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Bill Rubenstein letter

Bill Rubenstein letter

The following memory letter is from one of Leannes dog walking client. It will help to know what kind of person was the first wife of Walton, the woman he loved and married, when he was a canyon resident yet. The letter described her personal quality, her attitude to life, people, animals and work, and to some extends, difference between her and her ex-husband. When married couples have a lot of things in common, one life position, mutual goals and dreams, and the most important thing as deep felling to each other, they are trying to make their happy future together hand by hand. Unfortunately, their marriage hadnt a Hollywood happy end.

In Loving Memory of Leanne Goggins


Posted by Staff on Nov 13, 2005 - 11:00:00 PM
In Loving Memory of Leanne Goggins (1967 2004)
Rest your troubled mind now; youre in Gods hands.

This is a letter I would like to share to mark the one year anniversary of her death. It was given to her family by one of Leannes dog walking clients at the time of her passing.

Leanne loved dogs and dogs loved Leanne. The one place you didnt want to stand in our house was between our dog, Frida, and Leanne. If we hadnt adopted Frida we wouldnt have known Leanne. When I opened my heart to Frida, I had no idea what shed drag through that small crevice. Oh these things that grow out of the things that we give.

Leanne started walking dogs about the time we adopted Frida, though walking doesnt really describe what Leanne and Frida did together. They spent most afternoons together, some mornings, occasional sunsets. They ran. They swam. They drove around in the red Jeep. They hiked. God knows, they ate treats. They went to the beach and to pool parties and to the Laurel Canyon Store for coffees and on errands and to walk other dogs. James called Leanne Fridas teacher and we dubbed Frida the teachers pet. We liked to think she was Leannes favorite, but Leannes gift was that all of Leannes clients thought their dog was Leannes favorite. The dogs themselves didnt care, of course, it was enough for them to just be with Leanne. They piled into that red Jeep with the same reckless abandon they exhibited plowing into your heart.

To be in our house when the Jeep came up the street was a frightening experience. It would start with the mere perk of an ear, the lift of an eyebrow, just a suggestion that perhaps Fridad heard the Jeep. Could it be? A run to the window, ears fully engaged nowthen a leap and midair-turn maneuver, with toenails scattering across the wood floors rushing to the front door. And then the music would begin. Frida doesnt bark, but no other noise that her little 40 pound body could emit was spared. Whining, yelping, drooling, shaking, jumping, scratching all brought together in the crazy cacophony that marked the Jeeps arrival. Out would jump Beulah, bounding no other word for it, thats what Beulah does bounding up the walk and throwing herself against the outside of the front door, a thrust so full of excitement the door might well have given. But lo and behold at precisely the same moment Frida would furiously throw her petite self against the inside, an opposite if not equal reaction, their dueling excitement enabling the door to maintain its stability.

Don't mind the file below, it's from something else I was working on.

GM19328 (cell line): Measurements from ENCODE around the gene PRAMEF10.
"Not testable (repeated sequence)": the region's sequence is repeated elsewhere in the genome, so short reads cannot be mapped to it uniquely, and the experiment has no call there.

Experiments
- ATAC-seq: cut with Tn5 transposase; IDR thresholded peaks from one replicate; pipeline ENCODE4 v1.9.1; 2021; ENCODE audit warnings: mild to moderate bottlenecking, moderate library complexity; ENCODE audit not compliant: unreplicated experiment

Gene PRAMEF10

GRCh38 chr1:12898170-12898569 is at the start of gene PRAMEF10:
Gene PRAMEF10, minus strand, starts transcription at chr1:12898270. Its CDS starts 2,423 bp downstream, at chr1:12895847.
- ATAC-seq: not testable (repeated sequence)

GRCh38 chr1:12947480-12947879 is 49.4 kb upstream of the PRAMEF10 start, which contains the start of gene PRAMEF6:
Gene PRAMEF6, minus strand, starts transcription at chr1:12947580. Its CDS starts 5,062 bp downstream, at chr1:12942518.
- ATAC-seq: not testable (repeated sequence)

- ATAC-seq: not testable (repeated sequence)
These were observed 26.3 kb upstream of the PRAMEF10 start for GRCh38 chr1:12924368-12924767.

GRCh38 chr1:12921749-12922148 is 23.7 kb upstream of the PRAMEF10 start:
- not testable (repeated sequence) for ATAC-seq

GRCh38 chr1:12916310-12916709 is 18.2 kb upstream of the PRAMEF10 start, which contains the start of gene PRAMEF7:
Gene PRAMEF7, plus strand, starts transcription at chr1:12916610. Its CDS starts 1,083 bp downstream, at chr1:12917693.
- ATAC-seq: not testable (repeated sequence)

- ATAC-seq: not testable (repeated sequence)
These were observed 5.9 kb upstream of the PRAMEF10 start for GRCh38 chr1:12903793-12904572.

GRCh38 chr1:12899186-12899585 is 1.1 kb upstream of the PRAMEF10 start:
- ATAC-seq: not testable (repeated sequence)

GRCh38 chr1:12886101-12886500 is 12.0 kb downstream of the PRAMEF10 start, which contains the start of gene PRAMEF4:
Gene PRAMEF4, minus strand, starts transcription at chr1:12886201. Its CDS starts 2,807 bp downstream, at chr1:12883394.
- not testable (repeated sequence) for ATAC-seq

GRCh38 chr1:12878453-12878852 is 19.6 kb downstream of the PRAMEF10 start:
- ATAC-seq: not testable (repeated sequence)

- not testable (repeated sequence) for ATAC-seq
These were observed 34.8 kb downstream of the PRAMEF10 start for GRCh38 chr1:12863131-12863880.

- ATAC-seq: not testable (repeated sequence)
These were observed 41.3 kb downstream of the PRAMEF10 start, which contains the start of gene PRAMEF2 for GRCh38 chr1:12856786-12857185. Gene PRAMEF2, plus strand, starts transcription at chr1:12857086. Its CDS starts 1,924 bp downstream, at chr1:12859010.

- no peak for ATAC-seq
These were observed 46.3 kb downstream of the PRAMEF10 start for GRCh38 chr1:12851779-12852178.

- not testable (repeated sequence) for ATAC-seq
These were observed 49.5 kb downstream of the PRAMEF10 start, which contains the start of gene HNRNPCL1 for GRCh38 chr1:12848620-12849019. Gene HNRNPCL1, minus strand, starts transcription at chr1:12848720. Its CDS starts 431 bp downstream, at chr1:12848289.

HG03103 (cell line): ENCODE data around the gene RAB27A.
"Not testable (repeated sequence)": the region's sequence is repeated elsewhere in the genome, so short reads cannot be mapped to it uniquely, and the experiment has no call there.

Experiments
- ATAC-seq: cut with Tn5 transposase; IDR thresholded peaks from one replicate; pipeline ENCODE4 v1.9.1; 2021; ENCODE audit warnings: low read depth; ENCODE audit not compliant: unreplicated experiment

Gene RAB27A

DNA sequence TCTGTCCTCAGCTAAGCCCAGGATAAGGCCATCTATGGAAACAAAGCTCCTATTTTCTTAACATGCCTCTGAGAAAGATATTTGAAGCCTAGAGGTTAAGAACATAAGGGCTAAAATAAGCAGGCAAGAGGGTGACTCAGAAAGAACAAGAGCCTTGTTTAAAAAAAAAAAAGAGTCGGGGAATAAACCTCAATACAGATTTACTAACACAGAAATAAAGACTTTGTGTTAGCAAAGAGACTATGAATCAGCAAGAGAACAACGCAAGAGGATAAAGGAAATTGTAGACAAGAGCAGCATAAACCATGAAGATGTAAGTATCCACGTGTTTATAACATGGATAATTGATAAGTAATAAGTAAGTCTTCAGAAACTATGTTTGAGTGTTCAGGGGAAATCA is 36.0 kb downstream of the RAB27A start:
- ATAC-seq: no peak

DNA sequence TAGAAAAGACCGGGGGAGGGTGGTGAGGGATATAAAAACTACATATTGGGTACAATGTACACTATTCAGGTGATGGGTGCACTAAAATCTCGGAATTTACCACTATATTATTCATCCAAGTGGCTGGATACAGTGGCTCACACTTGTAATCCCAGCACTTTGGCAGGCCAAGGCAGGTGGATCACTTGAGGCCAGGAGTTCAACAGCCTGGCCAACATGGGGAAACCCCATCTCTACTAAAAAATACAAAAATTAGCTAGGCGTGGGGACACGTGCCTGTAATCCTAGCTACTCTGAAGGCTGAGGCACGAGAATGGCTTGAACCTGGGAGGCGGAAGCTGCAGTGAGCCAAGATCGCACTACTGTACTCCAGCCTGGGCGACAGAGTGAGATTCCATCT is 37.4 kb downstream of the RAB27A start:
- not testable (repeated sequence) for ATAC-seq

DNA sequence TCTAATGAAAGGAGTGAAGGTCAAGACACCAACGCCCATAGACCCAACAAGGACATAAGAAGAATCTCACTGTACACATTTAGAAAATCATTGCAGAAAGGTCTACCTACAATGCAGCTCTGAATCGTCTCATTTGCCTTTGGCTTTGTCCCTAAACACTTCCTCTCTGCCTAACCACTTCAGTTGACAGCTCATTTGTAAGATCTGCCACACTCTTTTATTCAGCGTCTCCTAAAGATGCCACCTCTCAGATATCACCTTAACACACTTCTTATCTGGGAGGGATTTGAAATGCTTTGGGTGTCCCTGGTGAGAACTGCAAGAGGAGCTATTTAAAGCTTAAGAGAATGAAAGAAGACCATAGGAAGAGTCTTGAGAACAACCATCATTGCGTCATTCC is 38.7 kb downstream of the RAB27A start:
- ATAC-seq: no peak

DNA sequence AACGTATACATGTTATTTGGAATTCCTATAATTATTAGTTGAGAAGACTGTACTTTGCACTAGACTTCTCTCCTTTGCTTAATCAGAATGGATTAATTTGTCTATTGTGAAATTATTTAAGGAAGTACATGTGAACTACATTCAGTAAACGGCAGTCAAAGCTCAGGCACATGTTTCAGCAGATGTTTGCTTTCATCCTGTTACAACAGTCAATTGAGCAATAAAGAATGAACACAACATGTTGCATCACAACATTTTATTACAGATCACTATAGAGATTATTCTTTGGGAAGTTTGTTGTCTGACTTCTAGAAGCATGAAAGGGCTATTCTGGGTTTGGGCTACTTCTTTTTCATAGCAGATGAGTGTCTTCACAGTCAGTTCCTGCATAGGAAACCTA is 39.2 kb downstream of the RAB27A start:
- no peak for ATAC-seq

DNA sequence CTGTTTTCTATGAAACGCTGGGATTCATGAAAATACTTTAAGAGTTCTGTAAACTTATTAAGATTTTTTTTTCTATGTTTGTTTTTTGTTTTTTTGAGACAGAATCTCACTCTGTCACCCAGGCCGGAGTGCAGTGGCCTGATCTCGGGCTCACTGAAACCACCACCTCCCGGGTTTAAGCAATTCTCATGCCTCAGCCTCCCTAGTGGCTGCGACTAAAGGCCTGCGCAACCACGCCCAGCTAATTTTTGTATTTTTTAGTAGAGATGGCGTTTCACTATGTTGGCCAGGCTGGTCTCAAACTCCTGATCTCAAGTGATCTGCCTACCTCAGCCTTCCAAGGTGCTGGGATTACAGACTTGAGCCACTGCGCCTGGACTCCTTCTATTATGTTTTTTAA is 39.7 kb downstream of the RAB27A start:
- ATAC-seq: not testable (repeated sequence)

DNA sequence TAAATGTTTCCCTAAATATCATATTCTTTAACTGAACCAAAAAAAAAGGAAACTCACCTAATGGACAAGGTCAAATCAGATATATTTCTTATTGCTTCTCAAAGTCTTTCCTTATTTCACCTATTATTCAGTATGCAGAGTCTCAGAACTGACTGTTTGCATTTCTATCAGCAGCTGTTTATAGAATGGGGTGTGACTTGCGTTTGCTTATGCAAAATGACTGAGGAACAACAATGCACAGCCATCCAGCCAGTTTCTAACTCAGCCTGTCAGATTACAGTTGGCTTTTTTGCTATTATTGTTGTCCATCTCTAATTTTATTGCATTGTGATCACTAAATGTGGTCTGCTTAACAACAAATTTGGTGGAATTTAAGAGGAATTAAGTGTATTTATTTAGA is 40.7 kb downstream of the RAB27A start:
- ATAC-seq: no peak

When Leanne unlatched the door, everyone kissed and licked and sniffed and jumped around for a few minutes I mean everyone and then little Frida would make a bee-line for that Jeep. Sometimes Leanne would drop by just to talk or drop something off, but that never stopped Frida from climbing right in the back of the Jeep. Once Leanne drove by our house on her way to another appointment and Frida, who was lounging in the yard, started chasing the Jeep up the street. Leanne had to slow down and let her jump in or Frida would have chased her clear into the next county.

At the end of each day, Leanne would leave us a written summary of the days events, sometimes with photographs of hikes or pool parties. But the notes themselves were invariable. To be sure, theyd include a report on Fridas bodily functions. Each day theres also be an anecdote though. A story. A re-telling of the afternoons highlights. Sometimes it was nothing more than: Fridas cuddled in my lap as Im writing this. Often it was a story about some dog following Frida around lovingly or a star sighting (Laurence Fishburne petted Frida today.) Imagine our pride. There was a comfort to these notes, the tone and steadiness of them. It reminded us each night when we got home that Frida had been in the presence of a whole lot of love, while we were out in the world toiling away.

I like to think that the gentle tone, the steadiness, and the warmth of Leannes communications reflected an inner peace she found with our Frida and with all of her dogs. Dogs live in the present. Perhaps when were with them they enable us to step out of time, as well, to stop ruminating about the past or worrying about the future. Perhaps this enabled Leanne to find a harmony she couldnt find in the rest of her life. The truth is, though, I dont claim to know why Leanne was at peace with her dogs nor why she couldnt find that harmony in the rest of her life. I dont know why Leanne loved dogs. I dont know why dogs loved Leanne. I dont know what will happen to Frida. I dont know where these things we meet and know briefly, as well as we can or they will let us, go. I only know that I didnt want Leanne to die.

Leanne loved dogs and dogs loved Leanne. James says a dogs love is uncomplicated. I say: so was Leannes. If human beings are acceptable evidence, mustnt what lies behind the world be at least as beautiful as Leanne?

Bill Rubenstein